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"If there is no difference in the signal then there is no difference in the sound coming out of the speakers. So unless the clever little clock is affecting the room acoustics it is not making a difference in the sound."

And you say that with such confidence. Perhaps you need to preface it with, "In my experience..."

nope.

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Re: Michael Lavorgna on subjectivists vs objectivists

Let's go all the way back to the start and head for the doorway of perception and internal mental modeling of the individual. Ie, the reflection of the self.

I said that, "The most foolish thing a man can do, is believe that the truth (reality) in the given noted world ends an the limits of one's intelligence." (or personal limits of perception)

Some people believe in an 'open' world that is constantly revealing itself..making itself anew in the mind... as perception and information changes..as it always does.

Like max Planck said, 'Science advances..funeral by funeral." Bury the old stalwarts, the soldiers of mediocrity who live in some strange world that is painted in never changing hues of imprisonment based on 'laws'.

Dummkopf!... no laws exist! Get Thee over thineself! Only models that 'work -- for the moment'. nothing more. Science is definable as a state of change based on new information..and that 'change', the 'new science' evolves from the works of the past..or it can even supplant it -completely.. Not laws! Jebus!!!

It really comes down to the internal psychological model that the individual carts around. Remember that thing that separates engineers from the scientific explorers. Engineers are specifically trained to not tolerate variance in models or application. Part and parcel of the entire engineering training, world, clique, and shtick.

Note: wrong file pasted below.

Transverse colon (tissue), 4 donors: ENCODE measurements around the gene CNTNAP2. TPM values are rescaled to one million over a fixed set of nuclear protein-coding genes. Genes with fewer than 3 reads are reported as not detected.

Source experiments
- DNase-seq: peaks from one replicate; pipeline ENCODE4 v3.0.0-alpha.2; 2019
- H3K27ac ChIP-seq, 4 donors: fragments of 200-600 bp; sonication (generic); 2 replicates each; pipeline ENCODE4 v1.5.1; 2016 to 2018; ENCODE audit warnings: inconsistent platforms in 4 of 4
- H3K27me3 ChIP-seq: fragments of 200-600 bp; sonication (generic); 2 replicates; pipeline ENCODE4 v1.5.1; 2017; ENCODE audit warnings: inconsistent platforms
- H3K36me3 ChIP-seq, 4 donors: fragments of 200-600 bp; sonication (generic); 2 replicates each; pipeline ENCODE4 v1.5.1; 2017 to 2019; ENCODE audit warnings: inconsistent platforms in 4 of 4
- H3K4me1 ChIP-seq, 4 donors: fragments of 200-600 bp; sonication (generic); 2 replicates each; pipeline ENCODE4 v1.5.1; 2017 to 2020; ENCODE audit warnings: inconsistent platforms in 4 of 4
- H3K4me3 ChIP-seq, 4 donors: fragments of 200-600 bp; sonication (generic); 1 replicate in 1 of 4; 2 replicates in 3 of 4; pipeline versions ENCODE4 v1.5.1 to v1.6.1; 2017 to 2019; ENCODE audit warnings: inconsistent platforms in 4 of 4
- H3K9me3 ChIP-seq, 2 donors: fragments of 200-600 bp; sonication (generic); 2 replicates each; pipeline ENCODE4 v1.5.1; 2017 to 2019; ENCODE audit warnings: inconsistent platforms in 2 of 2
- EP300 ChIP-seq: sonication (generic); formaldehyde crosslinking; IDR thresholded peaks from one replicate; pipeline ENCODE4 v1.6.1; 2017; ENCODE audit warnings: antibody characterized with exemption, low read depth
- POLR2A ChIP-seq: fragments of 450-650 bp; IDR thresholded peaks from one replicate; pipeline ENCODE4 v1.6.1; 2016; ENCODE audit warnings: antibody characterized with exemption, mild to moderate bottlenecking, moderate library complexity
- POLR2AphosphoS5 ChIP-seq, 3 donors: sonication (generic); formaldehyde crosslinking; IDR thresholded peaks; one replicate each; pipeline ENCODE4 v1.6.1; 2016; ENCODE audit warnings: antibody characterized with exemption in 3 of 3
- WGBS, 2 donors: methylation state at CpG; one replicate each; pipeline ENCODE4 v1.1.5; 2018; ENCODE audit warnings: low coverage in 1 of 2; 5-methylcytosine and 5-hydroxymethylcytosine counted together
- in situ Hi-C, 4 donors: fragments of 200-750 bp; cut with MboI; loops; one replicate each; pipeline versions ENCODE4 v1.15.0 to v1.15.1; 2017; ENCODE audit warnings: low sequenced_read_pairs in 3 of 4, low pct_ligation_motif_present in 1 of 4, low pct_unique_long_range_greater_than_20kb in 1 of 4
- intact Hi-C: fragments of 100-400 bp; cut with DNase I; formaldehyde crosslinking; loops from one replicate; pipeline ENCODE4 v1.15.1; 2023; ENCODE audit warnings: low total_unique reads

Scientists, Real Ones, that is...are quite the opposite.

Even Lamont gets it, when he asks some of you, 'are you dead yet?" heh heh...

Oddly enough, may of the aspects of High End audio Do indeed hit the limits of scientific knowledge. High End audio itself is a design ON the limits of perception, engineering/design talents, innovation, and capacity.. all surrounding multiple considerations that are not fully explored.

Thus, these arguments erupt.

A final example,and pardon the language. Here it is: For all our posturing.... Just what the fuck is electricity? Riddle me that, Batman. When you find out what it really is, get ready for that Nobel prize. Most of you can model it, but in fact..we really don't know. In all seriousness, if you go looking to find that, you won't find out what electricity -is-. We have all kinds of application aspects surrounding some sort or reproducible effects (whatever those are and mean)...but not what electricity actually is. At the very core of the best models available today..and there are many of them....we are down to 'belief'. So much for science.

True..we have to start somewhere, but holy sweaty batsocks, Batman, there are no laws! Dammit! If I could find the ass who started calling things 'laws', I'd kick him in the balls so hard his grandchildren would explode. One of -if not the greatest- hidden and unrecognized sins in the world of science is the perpetuated idea of 'laws'.

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Re: Michael Lavorgna on subjectivists vs objectivists

It seems to me that there is this idea with some folks that since we don't know "everything" about everything that somehow know nothing about anything. There also seems to be this idea that what we know is in the constant state of flux and is being tossed out in total on a weekly basis by science. Fact is we have a pretty good handle on electromagnetism. No new evidence has come along recently that would give cause for us to toss out everything or anything we think we know about it. No laws? Heck then why not run the system unplugged. I mean what is electricity anyway? However if you do get the system sounding really good wihout the components powered up by whatever that stuff is then, just then, you might step back and consider that it might actually be in your head. new scientific discoveries often don't make old principles obsolete. Just because Einstein's general relativity superceded Newton's laws of motion doesn't mean that Force no longer equals mass times speed squared. It may not be *quite* as exact as general relativity but it will give you a good enough answer if you are considering stepping in front of a truck doing 80 mph. My point being.... I don't need to preface my statement about no change in signal means no change in sound from speakers with "in my experience" because it has nothing to do with personal experience and everything to do with what we actually do know about how things work. Just like we know we have to plug the ****ing equipment in to make it work.